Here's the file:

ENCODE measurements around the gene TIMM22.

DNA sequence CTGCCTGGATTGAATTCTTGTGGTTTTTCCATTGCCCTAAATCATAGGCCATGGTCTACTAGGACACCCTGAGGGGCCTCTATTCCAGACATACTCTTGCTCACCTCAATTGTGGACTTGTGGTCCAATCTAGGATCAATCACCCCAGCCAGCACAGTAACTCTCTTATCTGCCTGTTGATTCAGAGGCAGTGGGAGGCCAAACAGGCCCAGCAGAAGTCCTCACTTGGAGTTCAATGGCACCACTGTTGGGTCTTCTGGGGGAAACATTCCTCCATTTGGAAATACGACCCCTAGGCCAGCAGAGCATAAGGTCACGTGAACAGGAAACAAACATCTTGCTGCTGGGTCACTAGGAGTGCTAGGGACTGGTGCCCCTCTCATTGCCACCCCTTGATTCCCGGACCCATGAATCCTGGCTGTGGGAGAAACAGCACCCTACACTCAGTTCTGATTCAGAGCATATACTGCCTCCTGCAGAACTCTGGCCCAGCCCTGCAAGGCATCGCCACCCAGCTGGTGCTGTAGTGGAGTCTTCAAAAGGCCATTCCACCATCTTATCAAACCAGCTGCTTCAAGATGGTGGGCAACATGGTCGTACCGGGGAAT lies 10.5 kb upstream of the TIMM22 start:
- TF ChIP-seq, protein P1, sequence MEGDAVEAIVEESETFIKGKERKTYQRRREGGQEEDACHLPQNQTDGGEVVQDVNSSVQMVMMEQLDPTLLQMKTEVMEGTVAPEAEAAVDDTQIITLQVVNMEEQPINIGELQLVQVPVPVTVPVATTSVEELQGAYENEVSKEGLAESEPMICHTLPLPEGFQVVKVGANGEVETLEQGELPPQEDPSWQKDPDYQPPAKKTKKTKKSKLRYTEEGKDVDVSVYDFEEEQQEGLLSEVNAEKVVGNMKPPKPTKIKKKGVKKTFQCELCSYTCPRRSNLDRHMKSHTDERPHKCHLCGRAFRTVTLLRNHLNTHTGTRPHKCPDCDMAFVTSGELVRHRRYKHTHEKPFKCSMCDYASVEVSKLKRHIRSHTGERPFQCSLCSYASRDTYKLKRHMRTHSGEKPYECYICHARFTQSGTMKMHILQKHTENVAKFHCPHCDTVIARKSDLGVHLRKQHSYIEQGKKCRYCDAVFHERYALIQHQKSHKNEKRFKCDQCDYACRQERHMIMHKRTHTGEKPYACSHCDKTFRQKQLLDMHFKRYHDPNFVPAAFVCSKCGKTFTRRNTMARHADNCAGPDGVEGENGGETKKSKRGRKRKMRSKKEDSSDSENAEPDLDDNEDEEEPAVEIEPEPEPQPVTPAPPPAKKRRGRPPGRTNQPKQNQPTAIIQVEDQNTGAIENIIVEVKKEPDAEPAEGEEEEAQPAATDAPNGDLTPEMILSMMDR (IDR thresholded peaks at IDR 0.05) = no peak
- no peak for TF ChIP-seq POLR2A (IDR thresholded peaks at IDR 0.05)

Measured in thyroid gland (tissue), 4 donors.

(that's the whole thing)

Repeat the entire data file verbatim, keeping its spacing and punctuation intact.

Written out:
ENCODE measurements around the gene TIMM22.

DNA sequence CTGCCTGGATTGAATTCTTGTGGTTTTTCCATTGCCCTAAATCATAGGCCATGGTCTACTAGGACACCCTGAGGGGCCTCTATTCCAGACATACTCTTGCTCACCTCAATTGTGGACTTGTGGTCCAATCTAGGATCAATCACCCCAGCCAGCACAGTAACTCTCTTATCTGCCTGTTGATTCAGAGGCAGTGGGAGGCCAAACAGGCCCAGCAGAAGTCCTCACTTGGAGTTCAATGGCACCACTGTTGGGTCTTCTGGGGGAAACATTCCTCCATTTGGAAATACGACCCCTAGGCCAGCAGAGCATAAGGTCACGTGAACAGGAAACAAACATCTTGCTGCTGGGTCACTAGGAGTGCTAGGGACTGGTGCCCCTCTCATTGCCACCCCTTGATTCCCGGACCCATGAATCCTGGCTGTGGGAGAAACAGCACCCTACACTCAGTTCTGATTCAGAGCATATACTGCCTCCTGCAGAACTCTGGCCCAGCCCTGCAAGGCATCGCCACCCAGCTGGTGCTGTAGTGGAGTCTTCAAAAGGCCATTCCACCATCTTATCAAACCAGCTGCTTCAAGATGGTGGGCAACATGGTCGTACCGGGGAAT lies 10.5 kb upstream of the TIMM22 start:
- TF ChIP-seq, protein P1, sequence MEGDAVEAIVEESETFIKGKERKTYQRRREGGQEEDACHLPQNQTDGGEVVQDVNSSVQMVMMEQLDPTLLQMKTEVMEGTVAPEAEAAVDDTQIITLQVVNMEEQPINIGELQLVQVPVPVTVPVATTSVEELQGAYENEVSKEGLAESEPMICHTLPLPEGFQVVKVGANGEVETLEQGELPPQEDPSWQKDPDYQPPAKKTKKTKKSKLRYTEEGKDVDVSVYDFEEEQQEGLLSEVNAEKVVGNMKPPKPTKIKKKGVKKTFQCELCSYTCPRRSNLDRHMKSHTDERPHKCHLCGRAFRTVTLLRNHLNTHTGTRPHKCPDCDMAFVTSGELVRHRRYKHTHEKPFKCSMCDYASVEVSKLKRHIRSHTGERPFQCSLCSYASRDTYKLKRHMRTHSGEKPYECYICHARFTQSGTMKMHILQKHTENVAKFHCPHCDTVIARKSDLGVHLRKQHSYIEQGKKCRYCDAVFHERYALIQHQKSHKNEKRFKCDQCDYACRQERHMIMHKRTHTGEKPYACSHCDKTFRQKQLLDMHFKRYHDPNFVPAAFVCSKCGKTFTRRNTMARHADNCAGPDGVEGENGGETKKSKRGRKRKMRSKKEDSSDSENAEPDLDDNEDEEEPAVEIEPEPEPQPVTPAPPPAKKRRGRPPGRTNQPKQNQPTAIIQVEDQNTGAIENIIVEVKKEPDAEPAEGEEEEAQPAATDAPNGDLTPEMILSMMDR (IDR thresholded peaks at IDR 0.05) = no peak
- no peak for TF ChIP-seq POLR2A (IDR thresholded peaks at IDR 0.05)

Measured in thyroid gland (tissue), 4 donors.